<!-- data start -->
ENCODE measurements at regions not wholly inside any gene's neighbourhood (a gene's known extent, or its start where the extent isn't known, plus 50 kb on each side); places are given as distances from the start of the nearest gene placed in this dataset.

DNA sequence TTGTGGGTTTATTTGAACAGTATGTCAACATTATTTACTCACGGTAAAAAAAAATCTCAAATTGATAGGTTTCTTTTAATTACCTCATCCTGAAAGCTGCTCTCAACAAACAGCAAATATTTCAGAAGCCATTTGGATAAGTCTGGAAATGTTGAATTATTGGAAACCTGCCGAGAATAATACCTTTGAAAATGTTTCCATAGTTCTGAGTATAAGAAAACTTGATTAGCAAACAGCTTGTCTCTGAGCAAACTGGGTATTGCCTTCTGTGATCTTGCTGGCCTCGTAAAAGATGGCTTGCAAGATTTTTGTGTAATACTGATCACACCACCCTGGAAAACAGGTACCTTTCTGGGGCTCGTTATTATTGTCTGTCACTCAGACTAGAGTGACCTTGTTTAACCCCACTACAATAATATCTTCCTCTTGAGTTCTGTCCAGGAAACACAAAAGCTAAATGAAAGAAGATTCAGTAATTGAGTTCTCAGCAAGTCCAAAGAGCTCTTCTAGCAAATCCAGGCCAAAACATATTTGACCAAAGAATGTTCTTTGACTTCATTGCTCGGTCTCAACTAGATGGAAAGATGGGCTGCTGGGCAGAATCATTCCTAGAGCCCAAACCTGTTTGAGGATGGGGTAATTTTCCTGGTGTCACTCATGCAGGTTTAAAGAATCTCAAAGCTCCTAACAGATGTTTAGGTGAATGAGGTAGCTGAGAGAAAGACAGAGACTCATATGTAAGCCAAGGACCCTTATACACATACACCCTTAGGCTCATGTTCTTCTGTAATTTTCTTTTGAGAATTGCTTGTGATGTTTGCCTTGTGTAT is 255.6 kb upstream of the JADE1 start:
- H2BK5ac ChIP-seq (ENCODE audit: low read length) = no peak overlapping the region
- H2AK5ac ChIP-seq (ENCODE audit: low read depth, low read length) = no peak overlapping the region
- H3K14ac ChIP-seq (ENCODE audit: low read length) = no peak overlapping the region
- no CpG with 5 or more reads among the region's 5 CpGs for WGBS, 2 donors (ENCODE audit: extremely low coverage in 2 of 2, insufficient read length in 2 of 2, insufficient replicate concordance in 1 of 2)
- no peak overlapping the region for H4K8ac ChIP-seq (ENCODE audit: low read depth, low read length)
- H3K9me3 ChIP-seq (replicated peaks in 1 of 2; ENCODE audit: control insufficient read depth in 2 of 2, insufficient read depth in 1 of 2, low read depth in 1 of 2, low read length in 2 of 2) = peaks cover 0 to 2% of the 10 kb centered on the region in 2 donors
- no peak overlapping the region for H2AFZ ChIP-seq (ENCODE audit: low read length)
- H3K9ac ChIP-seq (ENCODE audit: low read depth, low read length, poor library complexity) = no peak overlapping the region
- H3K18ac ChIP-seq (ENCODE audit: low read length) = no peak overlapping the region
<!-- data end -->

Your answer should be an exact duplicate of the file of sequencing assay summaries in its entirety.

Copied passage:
ENCODE measurements at regions not wholly inside any gene's neighbourhood (a gene's known extent, or its start where the extent isn't known, plus 50 kb on each side); places are given as distances from the start of the nearest gene placed in this dataset.

DNA sequence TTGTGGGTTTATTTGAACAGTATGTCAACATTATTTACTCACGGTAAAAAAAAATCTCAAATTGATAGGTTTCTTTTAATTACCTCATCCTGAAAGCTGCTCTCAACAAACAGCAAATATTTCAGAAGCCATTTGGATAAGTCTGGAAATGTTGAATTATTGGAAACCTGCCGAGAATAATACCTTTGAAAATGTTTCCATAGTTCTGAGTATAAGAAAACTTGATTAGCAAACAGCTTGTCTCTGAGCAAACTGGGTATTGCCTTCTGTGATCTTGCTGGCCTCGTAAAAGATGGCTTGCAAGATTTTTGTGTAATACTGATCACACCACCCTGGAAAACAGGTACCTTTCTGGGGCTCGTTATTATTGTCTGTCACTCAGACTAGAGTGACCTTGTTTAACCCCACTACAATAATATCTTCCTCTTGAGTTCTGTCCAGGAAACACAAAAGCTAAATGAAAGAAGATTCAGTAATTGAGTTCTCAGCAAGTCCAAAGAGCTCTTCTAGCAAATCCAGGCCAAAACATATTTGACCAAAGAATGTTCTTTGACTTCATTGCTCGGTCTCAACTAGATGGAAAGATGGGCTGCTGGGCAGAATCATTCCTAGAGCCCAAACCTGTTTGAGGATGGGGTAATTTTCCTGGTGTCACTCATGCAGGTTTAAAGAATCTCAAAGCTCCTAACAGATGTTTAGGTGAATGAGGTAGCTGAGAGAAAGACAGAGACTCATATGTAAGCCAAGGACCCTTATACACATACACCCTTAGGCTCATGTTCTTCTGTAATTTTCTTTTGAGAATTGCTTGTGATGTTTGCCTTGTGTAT is 255.6 kb upstream of the JADE1 start:
- H2BK5ac ChIP-seq (ENCODE audit: low read length) = no peak overlapping the region
- H2AK5ac ChIP-seq (ENCODE audit: low read depth, low read length) = no peak overlapping the region
- H3K14ac ChIP-seq (ENCODE audit: low read length) = no peak overlapping the region
- no CpG with 5 or more reads among the region's 5 CpGs for WGBS, 2 donors (ENCODE audit: extremely low coverage in 2 of 2, insufficient read length in 2 of 2, insufficient replicate concordance in 1 of 2)
- no peak overlapping the region for H4K8ac ChIP-seq (ENCODE audit: low read depth, low read length)
- H3K9me3 ChIP-seq (replicated peaks in 1 of 2; ENCODE audit: control insufficient read depth in 2 of 2, insufficient read depth in 1 of 2, low read depth in 1 of 2, low read length in 2 of 2) = peaks cover 0 to 2% of the 10 kb centered on the region in 2 donors
- no peak overlapping the region for H2AFZ ChIP-seq (ENCODE audit: low read length)
- H3K9ac ChIP-seq (ENCODE audit: low read depth, low read length, poor library complexity) = no peak overlapping the region
- H3K18ac ChIP-seq (ENCODE audit: low read length) = no peak overlapping the region